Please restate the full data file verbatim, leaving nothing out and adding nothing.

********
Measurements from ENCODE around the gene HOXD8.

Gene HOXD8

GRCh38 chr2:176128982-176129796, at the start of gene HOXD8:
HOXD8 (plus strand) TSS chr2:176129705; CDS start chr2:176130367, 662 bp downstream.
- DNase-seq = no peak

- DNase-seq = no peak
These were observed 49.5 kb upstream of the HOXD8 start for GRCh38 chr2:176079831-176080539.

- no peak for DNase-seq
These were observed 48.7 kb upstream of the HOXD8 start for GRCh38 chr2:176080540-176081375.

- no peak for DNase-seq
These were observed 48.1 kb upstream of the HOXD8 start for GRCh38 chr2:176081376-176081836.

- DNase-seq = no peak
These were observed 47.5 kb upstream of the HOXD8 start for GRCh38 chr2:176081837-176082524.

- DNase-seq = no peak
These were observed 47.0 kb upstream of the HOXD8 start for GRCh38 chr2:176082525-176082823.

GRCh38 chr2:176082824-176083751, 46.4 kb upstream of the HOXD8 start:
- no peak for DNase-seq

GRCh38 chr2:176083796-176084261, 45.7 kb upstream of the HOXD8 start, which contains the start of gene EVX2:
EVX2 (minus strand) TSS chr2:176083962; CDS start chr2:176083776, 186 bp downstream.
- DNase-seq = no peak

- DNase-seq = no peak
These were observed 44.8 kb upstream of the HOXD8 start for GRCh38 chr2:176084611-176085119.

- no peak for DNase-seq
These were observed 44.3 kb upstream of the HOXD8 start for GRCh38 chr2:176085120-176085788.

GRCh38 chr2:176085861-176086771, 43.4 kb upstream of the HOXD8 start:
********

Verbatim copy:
Measurements from ENCODE around the gene HOXD8.

Gene HOXD8

GRCh38 chr2:176128982-176129796, at the start of gene HOXD8:
HOXD8 (plus strand) TSS chr2:176129705; CDS start chr2:176130367, 662 bp downstream.
- DNase-seq = no peak

- DNase-seq = no peak
These were observed 49.5 kb upstream of the HOXD8 start for GRCh38 chr2:176079831-176080539.

- no peak for DNase-seq
These were observed 48.7 kb upstream of the HOXD8 start for GRCh38 chr2:176080540-176081375.

- no peak for DNase-seq
These were observed 48.1 kb upstream of the HOXD8 start for GRCh38 chr2:176081376-176081836.

- DNase-seq = no peak
These were observed 47.5 kb upstream of the HOXD8 start for GRCh38 chr2:176081837-176082524.

- DNase-seq = no peak
These were observed 47.0 kb upstream of the HOXD8 start for GRCh38 chr2:176082525-176082823.

GRCh38 chr2:176082824-176083751, 46.4 kb upstream of the HOXD8 start:
- no peak for DNase-seq

GRCh38 chr2:176083796-176084261, 45.7 kb upstream of the HOXD8 start, which contains the start of gene EVX2:
EVX2 (minus strand) TSS chr2:176083962; CDS start chr2:176083776, 186 bp downstream.
- DNase-seq = no peak

- DNase-seq = no peak
These were observed 44.8 kb upstream of the HOXD8 start for GRCh38 chr2:176084611-176085119.

- no peak for DNase-seq
These were observed 44.3 kb upstream of the HOXD8 start for GRCh38 chr2:176085120-176085788.

GRCh38 chr2:176085861-176086771, 43.4 kb upstream of the HOXD8 start: